Any other year, a resident assistant in a first-year residence hall might throw a pizza party to welcome new students to Northeastern, and encourage dormitory neighbors to get to know each other. But this is not a normal year. And in a time when communal food and large gatherings are potential breeding grounds for the transmission of SARS-CoV-2, the coronavirus that causes COVID-19, Northeastern’s RAs have had to come up with creative ways to build community.
“A lot of the normal things we’d do are really out the window this year,” says Bryson McClure, an RA in White Hall and a fourth-year student studying computer science. “But it’s been great talking to other RAs to brainstorm ideas.”
McClure is a veteran of the job—this is his third year as a resident assistant. His floor in White Hall is filled entirely with first-year students, eager to get to know each other and the Boston campus.
He’s running into new challenges this year, though, starting with the fun tips he usually provides his residents.
“I was talking to another RA the other day about what to put on a poster about meal tips—explaining that there’s candy at Rebecca’s Café is no longer applicable this year,” he says.
From White Hall, follow Huntington Avenue east for a bit, and you’ll arrive at Speare Hall, another residence building, in which Kristin Ader—who’s studying marketing and will graduate this spring—is beginning her second year as an RA and her first as a senior resident assistant.
“Move-in is usually the busiest, most exciting day of the year,” Ader says. “This year, we’ve had students trickling in, and it’s just been a very different experience.”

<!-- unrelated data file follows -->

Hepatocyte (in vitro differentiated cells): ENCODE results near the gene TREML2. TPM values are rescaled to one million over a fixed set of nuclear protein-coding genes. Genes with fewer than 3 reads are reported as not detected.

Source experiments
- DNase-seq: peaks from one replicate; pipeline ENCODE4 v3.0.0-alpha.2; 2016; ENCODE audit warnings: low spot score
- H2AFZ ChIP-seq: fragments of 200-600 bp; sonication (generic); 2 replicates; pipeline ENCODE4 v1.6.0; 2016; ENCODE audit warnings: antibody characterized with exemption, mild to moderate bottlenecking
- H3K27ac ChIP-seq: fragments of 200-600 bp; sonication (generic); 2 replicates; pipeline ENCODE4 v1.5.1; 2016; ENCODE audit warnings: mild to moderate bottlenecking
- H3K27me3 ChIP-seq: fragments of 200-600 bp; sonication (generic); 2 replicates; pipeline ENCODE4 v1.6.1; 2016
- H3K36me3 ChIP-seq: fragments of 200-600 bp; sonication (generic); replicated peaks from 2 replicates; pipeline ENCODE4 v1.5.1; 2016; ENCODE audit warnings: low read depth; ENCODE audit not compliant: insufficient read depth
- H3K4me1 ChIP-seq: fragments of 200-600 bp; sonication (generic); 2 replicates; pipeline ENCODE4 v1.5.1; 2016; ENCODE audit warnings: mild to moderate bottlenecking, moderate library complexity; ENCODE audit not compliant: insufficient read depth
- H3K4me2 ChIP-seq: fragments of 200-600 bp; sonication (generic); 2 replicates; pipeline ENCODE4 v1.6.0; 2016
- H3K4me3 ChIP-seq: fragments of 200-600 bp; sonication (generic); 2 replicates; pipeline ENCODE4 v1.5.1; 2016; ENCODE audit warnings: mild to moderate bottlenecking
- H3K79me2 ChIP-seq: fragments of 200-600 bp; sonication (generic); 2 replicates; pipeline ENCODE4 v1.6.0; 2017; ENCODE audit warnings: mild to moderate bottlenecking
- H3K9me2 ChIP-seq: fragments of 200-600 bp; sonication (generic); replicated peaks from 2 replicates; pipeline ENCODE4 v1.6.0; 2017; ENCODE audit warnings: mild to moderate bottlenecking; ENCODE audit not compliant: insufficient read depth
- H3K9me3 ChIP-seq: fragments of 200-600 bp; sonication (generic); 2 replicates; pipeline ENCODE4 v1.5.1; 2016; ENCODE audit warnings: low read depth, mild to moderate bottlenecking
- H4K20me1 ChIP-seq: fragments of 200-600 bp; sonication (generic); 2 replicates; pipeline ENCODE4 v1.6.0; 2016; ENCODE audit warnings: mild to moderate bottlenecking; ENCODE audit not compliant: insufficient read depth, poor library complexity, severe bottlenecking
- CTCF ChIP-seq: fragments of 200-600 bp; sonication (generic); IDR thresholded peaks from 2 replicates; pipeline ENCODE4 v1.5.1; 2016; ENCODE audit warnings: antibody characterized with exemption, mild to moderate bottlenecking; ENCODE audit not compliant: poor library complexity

To promote safety on campus and in the surrounding communities, the university spread out the move-in process over the course of 10 days this year, and restricted parents and families from entering residence buildings, in order to mitigate the large crowds that usually populate move-in day.
Ader, also overseeing a floor of first-year students, says she’s “definitely had to get creative” when it comes to organizing community-building activities and events for her residents.
She and McClure are both planning to host virtual game nights, using a platform such as Jackbox, which allows participants to compete with each other on a shared screen from their smartphones.
McClure says he’s also trying to figure out how to pull off a scavenger hunt around the city for his residents.
“I’m thinking about designating landmarks around Boston and encouraging my residents to go out on their own accord so they can explore their surroundings in an organized way that’s still not a big group,” he says.
With so many variables—even one-on-one interactions between RAs and their residents will need to be over a video chat—Ader says she was unsure what to expect this semester.
“I was a little nervous, but ultimately I like thinking outside the box, and I like a challenge,” she says. “As an older RA on staff, I’m also looking out for new RAs, and thinking about how I can help make this experience really impactful, even if it’s different.”
McClure has the same approach.
“A lot of what we do in Res Life is problem-solving in one way or another,” he says, using shorthand for university Housing and Residential Life. “So although this year is completely upside down, in many ways it’s just another day in the life.”